SAITAMA -- Two people in their 80s who were infected with the novel coronavirus in an outbreak at a nursing facility in the city of Toda in Saitama Prefecture, north of Tokyo, died without being able to be taken into medical institutions, it has been learned.
The municipal nursing facility has been unable to find medical facilities to take in even coronavirus patients with serious symptoms since a cluster of infections broke out, and other infected patients have been isolated and are wearing oxygen masks.
One worker at the facility told the Mainichi Shimbun over the phone "A doctor at the facility has provided explanations to the families of those who are infected, and exchanged documents stating that life-prolonging measures will not be taken if they develop serious symptoms. It's a tough situation."
On Dec. 27 an infected resident in his 80s who had a liver condition died. Two days later, another resident in his 80s who similarly had a preexisting medical condition also passed away.
The facility has a total of 89 residents. Since Dec. 17, the infections of 10 residents and eight staff including at least one nurse have been confirmed there.
According to the facility, a prefectural health center informed it that it was "extremely difficult" to find places to hospitalize patients, and that patients not showing symptoms of COVID-19 were to remain at the welfare facility while being isolated. The family of the man who died on Dec. 27 had agreed not to rush him to the hospital or adopt live-preserving measures if his condition worsened, and a worker stayed with him in his final moments. The family of the man who died on Dec. 29, meanwhile, had asked that he be quickly taken to the hospital if his condition worsened, but when a worker checked on him in the morning, he had already passed away.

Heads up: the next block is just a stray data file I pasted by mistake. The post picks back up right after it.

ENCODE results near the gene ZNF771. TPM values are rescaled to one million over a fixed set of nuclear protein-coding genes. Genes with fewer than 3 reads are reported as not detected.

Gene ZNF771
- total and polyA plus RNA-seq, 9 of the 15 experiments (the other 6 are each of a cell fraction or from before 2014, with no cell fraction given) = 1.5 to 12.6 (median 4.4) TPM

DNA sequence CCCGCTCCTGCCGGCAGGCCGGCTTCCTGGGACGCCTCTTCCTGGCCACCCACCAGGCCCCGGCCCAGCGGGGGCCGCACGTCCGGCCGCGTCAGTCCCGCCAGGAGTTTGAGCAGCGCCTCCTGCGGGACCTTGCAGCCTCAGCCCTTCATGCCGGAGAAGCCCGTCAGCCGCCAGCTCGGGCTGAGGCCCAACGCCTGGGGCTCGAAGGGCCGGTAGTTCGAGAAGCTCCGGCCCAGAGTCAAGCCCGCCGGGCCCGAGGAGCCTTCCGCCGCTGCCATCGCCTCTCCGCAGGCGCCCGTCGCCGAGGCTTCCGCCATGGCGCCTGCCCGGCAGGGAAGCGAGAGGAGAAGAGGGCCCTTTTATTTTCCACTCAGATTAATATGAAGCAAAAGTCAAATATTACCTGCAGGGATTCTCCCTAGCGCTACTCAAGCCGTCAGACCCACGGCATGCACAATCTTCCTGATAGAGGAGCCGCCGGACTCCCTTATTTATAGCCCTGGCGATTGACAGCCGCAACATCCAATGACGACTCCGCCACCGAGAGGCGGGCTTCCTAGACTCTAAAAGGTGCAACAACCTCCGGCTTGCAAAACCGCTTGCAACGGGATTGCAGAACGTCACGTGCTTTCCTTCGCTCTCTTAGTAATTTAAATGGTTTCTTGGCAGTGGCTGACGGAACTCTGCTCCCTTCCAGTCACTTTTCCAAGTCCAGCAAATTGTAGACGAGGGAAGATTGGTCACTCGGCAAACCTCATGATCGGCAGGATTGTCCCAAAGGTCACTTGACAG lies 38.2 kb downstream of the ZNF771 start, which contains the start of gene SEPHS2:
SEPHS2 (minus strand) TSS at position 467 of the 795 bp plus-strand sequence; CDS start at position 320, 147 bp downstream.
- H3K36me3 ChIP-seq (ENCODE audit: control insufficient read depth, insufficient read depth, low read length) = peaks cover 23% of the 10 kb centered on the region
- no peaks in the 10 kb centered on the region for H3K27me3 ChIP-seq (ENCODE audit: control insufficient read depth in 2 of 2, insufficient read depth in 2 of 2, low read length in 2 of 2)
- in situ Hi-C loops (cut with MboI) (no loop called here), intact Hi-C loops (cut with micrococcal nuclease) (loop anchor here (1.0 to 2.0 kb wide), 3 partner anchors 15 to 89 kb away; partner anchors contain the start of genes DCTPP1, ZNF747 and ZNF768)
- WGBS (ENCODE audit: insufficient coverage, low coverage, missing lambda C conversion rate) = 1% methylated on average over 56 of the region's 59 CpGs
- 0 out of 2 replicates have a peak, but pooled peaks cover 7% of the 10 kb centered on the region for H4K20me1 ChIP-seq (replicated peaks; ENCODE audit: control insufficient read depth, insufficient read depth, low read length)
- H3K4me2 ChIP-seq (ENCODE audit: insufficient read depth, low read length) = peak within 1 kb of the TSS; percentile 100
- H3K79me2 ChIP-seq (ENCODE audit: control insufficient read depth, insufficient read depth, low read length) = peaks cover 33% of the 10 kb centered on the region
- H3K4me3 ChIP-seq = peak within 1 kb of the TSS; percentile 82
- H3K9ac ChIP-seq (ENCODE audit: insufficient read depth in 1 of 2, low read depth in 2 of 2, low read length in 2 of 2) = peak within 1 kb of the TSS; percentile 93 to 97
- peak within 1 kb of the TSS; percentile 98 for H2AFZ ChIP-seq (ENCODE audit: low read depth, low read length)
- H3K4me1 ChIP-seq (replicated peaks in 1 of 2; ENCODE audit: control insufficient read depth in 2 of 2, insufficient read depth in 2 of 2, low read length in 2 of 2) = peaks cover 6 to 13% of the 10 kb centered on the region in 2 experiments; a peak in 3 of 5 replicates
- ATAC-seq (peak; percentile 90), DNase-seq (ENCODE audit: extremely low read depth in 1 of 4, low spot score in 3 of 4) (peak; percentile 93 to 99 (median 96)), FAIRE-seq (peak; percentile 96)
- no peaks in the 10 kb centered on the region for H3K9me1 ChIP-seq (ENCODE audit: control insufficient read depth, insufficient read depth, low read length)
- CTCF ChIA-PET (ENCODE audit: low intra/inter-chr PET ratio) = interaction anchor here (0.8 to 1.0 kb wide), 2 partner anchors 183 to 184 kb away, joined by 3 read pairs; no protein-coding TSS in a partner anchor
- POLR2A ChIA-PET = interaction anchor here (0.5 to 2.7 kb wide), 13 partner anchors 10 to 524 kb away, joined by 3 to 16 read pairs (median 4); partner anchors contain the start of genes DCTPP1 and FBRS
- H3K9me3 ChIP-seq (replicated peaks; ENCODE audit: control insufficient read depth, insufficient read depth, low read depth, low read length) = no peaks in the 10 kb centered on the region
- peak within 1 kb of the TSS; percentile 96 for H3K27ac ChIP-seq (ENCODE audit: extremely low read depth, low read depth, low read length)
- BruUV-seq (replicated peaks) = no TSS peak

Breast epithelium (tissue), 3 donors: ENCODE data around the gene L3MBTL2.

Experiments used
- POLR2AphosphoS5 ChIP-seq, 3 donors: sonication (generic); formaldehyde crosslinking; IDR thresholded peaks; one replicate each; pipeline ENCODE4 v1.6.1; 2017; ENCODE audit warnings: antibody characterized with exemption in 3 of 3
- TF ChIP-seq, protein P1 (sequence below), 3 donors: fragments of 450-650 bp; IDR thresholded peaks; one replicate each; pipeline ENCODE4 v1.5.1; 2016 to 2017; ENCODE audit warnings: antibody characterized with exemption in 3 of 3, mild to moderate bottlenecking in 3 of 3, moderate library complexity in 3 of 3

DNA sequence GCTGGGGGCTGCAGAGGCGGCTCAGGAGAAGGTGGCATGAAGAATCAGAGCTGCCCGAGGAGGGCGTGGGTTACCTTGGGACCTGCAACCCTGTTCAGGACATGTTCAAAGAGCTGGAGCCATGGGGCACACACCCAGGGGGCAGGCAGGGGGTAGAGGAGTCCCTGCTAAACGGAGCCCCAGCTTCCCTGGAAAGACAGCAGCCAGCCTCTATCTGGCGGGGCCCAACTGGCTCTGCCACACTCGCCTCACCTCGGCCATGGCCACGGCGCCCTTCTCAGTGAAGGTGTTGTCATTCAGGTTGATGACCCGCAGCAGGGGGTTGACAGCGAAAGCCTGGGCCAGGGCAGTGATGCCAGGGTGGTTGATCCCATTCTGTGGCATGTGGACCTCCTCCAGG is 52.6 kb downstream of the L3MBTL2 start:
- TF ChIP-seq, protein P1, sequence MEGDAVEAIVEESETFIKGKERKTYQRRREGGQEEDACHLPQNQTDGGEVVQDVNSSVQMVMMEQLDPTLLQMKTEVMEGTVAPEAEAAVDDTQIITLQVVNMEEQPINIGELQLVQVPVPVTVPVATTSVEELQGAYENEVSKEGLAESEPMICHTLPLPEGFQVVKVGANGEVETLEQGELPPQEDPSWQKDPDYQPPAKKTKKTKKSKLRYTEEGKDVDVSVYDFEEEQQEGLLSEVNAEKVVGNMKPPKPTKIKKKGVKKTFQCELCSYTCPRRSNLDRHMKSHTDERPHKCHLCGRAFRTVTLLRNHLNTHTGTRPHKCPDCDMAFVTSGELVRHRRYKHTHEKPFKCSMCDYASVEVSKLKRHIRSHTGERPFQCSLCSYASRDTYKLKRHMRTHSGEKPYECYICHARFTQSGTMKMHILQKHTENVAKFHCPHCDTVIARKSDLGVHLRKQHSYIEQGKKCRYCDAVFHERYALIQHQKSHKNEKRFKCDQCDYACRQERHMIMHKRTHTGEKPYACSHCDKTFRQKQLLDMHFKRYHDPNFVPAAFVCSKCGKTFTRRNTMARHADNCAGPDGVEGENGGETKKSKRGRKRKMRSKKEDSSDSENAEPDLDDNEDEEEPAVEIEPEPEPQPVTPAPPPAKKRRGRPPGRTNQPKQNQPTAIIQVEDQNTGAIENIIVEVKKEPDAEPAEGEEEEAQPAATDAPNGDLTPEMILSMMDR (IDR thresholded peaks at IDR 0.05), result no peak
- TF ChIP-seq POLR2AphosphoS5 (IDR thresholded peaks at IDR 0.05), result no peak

As of Dec. 28, there were 751 patients hospitalized in Saitama Prefecture, with a bed occupancy rate of 61.1%. At a news conference the same day, Saitama Gov. Motohiro Ono commented, "We have to think of this as the equivalent of stage 3," referring to the four-stage alert system where 4 is the worst level and 3 represents a sudden increase in infections.
The occupancy rate of beds for severely ill patients in the prefecture stood at 50.5%. On Dec. 27 a workshop was held for doctors and nurses at medical institutions with beds for lightly and moderately ill patients that had not previously looked after severely ill patients, regarding the handling of ventilators.
Masamitsu Sanui, a doctor at Jichi Medical University Saitama Medical Center, commented, "It's becoming difficult to get into hospital for severely ill patients. There's a limit to medical resources, so the only thing that can be done is to reduce the number of newly infected people."
(Japanese original by Shoko Washizu, Saitama Bureau)